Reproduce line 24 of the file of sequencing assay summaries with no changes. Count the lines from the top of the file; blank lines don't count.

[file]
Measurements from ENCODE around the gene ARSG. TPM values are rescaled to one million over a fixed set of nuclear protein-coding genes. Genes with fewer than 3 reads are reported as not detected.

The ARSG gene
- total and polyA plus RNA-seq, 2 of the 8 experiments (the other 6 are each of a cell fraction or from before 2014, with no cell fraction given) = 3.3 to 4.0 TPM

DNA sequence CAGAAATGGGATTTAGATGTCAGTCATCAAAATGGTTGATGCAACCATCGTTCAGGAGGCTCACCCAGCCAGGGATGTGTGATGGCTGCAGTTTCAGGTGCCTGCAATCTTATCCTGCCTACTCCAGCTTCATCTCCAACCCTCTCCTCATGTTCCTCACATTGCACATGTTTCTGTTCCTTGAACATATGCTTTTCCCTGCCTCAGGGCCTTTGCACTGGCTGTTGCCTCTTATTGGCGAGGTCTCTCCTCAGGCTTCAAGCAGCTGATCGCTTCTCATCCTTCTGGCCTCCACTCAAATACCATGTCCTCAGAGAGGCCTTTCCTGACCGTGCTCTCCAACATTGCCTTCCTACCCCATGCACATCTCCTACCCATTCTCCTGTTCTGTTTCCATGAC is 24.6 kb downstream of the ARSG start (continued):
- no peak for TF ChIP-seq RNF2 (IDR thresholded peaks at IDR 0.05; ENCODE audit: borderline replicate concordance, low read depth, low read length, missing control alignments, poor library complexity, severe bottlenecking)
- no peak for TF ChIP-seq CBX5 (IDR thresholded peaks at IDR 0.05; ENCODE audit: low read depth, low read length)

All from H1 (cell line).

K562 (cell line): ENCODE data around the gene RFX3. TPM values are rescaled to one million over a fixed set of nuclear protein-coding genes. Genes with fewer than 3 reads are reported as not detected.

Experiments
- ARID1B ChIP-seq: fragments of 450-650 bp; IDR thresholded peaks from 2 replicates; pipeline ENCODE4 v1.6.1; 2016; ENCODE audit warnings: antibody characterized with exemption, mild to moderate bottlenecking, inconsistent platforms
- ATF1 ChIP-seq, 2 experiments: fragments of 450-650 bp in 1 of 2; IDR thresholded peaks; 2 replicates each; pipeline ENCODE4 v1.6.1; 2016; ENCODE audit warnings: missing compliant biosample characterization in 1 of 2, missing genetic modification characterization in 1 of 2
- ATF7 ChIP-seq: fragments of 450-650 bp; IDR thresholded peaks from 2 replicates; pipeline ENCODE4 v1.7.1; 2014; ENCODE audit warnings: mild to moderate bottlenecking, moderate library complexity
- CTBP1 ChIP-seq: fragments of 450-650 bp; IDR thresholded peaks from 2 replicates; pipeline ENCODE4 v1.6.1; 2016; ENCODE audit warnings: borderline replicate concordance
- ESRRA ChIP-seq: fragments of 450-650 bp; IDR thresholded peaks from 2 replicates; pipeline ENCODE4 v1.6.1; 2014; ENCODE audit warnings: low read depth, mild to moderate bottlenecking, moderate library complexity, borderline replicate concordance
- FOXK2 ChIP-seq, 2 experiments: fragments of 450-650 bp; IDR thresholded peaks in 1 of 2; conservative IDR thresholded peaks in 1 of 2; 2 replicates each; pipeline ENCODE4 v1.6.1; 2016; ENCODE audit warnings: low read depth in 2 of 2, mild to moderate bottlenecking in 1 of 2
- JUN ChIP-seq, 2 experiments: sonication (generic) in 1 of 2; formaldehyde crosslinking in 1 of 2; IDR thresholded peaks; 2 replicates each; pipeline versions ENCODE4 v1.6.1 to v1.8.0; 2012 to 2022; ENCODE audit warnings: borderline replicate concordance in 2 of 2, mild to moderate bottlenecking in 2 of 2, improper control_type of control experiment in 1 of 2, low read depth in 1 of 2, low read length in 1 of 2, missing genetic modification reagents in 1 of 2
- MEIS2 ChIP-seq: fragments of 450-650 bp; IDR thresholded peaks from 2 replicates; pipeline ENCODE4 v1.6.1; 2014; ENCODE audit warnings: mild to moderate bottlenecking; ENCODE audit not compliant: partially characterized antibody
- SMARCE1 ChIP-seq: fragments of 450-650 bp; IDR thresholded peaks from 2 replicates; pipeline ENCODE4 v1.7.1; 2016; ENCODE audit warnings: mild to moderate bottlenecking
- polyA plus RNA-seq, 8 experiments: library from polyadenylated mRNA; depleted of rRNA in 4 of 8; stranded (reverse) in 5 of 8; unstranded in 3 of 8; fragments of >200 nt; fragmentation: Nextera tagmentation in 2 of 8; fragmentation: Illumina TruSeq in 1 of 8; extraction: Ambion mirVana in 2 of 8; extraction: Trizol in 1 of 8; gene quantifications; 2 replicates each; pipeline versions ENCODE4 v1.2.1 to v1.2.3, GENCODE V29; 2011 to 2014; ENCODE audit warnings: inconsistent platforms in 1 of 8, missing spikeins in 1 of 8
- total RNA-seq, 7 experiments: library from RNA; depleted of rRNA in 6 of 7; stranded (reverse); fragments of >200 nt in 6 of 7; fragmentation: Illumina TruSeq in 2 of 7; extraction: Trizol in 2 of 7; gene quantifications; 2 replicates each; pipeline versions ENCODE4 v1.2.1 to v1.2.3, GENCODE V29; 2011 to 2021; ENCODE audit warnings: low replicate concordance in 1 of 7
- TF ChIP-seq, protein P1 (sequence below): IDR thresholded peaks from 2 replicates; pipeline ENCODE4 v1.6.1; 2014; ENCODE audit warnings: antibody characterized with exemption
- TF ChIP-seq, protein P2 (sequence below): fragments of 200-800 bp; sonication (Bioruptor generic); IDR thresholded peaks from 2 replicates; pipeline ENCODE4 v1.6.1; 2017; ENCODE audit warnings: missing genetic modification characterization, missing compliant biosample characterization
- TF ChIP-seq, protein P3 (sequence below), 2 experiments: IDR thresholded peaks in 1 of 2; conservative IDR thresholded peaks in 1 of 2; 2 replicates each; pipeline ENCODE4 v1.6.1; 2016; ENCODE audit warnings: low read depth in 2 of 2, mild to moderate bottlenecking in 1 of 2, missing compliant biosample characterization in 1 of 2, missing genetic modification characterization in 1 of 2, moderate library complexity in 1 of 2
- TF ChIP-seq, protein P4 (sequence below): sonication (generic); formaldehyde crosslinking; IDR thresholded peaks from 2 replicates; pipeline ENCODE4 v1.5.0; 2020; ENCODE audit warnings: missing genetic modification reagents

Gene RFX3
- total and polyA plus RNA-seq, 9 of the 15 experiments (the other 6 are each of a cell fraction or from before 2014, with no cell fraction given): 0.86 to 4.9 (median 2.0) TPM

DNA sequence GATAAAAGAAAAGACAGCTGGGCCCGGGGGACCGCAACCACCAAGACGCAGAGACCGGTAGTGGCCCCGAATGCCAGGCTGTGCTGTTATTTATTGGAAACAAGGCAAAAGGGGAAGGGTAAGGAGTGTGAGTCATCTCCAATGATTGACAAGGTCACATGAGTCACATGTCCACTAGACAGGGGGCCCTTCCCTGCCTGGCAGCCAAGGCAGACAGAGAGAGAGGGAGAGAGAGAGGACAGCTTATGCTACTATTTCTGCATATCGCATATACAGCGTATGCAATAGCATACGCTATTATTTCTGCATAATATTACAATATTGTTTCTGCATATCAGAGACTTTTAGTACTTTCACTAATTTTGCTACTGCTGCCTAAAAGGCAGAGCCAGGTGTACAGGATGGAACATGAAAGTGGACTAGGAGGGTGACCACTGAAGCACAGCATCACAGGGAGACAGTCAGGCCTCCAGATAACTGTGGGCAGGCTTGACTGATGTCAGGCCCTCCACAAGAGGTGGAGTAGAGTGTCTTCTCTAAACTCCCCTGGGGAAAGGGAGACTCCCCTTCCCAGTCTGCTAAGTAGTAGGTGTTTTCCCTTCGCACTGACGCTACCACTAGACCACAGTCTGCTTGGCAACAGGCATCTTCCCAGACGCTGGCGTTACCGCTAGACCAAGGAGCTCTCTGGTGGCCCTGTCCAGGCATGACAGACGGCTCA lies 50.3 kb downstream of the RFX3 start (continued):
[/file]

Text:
- TF ChIP-seq, protein P4 (sequence below): sonication (generic); formaldehyde crosslinking; IDR thresholded peaks from 2 replicates; pipeline ENCODE4 v1.5.0; 2020; ENCODE audit warnings: missing genetic modification reagents